I've got to throw out an opinion on this episode, as it was the
first of a type of show that screenwriter Ronald D. Moore seemed
to want to champion. The idea was to slow down the pace,
and do longer, slower, deeper scenes with the main characters.
No doubt the budget-saving aspects of this would have appealed
to the producers. I wasn't too keen on it at the time when they
made these shows, since the pace of their faster action-based
episodes felt about right, but in light of today's frenetic TV,
the deeper pace and character scenes seem to be something that
TV should aim for more often now.
The bigger problem with episodes like this is that there really
isn't enough meat to make the scenes as deep as the writer intended.
It's a little too obvious to the audience early on in this one,
for example, that there is an ideal match between the guest star's
risky surgical technique and Worf's glory-or-die cultural philosophy.
The story really isn't going anywhere during the lengthy scenes
that serve to delay their mutual involvement in the surgery.
Some of it is necessary set-up, of course. I just don't see the
value of all those arguments in favour of less-than-ideal solutions,
whether it is Picard saying that Worf can't make the journey
to learn to live as a paraplegic, or Worf arguing for
suicide, or Crusher arguing that a glorious solution is too risky
a road (she should let Worf make that decision for himself,
and simply decide for herself whether or not she is going to
participate in it as a surgeon).
There's also a problem of generalizing,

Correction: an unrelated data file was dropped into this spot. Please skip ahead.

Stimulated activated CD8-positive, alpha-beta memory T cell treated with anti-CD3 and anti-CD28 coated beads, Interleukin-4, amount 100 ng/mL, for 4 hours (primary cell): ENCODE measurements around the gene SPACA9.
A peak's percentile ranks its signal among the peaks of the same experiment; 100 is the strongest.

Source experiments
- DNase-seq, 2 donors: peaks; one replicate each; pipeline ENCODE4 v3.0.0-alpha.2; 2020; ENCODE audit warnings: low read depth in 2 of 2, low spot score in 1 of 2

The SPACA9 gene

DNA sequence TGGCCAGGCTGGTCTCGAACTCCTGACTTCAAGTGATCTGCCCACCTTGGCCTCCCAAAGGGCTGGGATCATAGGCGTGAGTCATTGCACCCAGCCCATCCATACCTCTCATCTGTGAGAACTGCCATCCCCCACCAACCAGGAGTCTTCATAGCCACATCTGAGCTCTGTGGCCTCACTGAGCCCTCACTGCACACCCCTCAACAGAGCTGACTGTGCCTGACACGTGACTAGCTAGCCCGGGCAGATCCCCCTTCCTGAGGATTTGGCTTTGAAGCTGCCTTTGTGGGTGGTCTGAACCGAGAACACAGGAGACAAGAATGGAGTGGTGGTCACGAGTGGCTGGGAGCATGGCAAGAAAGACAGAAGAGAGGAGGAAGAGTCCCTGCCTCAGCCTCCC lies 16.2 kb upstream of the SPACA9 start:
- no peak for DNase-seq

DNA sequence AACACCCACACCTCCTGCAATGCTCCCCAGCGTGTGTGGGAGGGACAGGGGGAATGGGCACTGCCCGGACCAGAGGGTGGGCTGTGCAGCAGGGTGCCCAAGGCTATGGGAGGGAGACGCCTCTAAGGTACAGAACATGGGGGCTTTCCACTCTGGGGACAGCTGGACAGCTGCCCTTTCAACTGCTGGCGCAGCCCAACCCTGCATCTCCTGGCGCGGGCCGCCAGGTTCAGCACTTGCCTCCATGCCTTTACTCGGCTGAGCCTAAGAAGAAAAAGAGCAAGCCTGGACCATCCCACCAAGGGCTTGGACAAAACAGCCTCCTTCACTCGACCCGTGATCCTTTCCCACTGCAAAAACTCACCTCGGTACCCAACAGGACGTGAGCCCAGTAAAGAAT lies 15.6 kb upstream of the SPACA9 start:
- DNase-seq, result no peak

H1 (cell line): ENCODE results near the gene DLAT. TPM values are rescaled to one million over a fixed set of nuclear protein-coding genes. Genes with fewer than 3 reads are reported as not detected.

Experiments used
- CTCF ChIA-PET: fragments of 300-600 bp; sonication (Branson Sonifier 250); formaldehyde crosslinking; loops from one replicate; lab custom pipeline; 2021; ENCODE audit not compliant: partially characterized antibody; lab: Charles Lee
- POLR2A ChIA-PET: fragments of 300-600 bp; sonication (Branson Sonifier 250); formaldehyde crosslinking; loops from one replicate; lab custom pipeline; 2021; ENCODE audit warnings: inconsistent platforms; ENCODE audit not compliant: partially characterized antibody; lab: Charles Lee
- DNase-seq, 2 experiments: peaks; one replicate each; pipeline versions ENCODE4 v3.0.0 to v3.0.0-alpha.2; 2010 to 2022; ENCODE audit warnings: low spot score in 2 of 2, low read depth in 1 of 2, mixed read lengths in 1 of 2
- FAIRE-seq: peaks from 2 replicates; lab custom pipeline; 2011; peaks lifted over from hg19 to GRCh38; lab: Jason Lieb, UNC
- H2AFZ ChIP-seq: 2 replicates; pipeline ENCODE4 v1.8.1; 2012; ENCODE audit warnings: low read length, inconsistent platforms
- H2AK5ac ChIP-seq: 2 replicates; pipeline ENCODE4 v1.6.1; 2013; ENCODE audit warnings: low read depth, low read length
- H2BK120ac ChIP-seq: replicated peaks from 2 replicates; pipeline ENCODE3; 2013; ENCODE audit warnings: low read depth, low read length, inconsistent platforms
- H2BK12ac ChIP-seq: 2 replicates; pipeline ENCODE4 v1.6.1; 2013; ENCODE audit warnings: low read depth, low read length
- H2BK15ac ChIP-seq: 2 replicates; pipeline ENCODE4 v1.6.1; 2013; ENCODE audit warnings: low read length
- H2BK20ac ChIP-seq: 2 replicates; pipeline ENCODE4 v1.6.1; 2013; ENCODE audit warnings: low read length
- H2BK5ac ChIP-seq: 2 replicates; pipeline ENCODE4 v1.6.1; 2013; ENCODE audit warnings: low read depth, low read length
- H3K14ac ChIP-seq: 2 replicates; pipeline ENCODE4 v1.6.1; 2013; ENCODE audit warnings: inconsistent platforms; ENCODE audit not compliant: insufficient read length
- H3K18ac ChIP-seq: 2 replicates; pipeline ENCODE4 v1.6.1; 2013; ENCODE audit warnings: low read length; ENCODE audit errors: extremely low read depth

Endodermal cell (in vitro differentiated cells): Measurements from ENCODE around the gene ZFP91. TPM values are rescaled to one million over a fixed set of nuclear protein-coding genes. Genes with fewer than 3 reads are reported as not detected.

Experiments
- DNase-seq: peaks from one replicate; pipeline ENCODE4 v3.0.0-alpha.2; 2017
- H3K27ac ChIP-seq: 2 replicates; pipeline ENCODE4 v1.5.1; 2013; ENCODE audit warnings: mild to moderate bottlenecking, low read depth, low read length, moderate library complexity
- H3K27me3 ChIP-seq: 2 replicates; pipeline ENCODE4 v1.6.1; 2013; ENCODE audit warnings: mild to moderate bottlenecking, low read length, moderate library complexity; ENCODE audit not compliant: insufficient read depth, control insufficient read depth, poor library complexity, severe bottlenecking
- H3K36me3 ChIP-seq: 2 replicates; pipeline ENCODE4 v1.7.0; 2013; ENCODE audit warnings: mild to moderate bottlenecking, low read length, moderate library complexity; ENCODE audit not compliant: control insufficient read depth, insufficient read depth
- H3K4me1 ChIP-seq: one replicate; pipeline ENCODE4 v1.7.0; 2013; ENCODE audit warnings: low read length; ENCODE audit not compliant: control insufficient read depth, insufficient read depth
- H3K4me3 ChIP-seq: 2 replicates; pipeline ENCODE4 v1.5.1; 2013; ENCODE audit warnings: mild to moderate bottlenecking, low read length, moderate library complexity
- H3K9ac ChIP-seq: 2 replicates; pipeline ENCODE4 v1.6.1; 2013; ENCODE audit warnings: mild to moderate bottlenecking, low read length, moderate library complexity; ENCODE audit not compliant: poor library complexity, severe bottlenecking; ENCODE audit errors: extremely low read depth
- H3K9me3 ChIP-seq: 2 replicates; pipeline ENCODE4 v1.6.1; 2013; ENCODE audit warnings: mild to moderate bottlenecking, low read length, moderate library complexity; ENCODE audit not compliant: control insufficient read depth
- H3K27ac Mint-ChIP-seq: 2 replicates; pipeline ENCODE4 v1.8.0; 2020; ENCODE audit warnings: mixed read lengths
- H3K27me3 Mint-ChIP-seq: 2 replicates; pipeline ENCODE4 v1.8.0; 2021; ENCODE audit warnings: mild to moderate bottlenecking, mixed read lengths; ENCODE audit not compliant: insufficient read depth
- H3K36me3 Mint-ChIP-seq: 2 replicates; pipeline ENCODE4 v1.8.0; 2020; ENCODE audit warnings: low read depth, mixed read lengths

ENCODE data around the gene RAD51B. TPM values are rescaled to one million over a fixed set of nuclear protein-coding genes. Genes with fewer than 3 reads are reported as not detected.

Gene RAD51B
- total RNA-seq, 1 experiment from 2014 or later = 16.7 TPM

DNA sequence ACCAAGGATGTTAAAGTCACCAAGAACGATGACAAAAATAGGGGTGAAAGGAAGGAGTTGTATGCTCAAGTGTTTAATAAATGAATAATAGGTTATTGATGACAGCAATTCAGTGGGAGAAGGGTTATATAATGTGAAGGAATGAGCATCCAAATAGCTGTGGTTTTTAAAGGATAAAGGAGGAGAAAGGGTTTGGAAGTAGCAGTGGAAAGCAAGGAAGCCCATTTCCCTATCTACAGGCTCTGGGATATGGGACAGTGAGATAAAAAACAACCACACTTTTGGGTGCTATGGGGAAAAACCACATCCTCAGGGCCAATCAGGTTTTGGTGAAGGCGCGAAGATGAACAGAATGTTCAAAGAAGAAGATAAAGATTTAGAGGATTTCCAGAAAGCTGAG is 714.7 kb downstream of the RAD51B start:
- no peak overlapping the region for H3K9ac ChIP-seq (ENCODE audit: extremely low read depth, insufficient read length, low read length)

most notably that because Crusher witnesses Dr. Russell making a
poor choice to side with risk in an early case, she decides
that all of Russell's choices to side with risk must be
equally wrong - and pretends that Russell isn't smart enough
or human enough to learn from her own error.
Though I'm squeamish enough about operations that I wouldn't
recommend as much graphic footage of the actual operation
in the finished program, the conclusion of this episode must
get a few points for making me believe, on first viewing,
that Worf had been killed off on the show. Some of the credit
there must go to the fact that this cast did shake itself up
every year-and-a-half or so, beginning with its loss of
Tasha Yar (which some of this episode echoes), and
continuing with the loss of Wesley Crusher, and the temporary
replacement of Beverly Crusher. The show seemed to be right
on schedule for another main cast shake-up at this point in
season five. Also, the director and the principle actors
pulled off an incredible job here. But in hindsight,
it's a bit of a wasted effort. As we otherwise suspected
from the beginning, the characters all return to their starting
positions again, and if you missed this episode in the season five
run, you'd never have known it.
If there's any long term growth here, it simply seems to be that
Brian Bonsall makes his first return to the show to play
Alexander, proving that he's now a recurring presence that
can mix it up with the other regulars and deliver on their level.
As an episode, this one seemed to take an unnecessarily slow,
overly emotional, and overly complicated route to get to the
obvious, and is not one of Star Trek's greatest. What really
convinced me that this was not the way to do Star Trek was the
next episode attempted in this mold: "The First Duty",
where the Moore pattern of wallowing in the emotional crap of
"loss" became too pronounced to be of good taste,
having too few elements of other flavours to balance
the story. Better character-based long-scene-filled episodes
of sci-fi TV have been done before and since.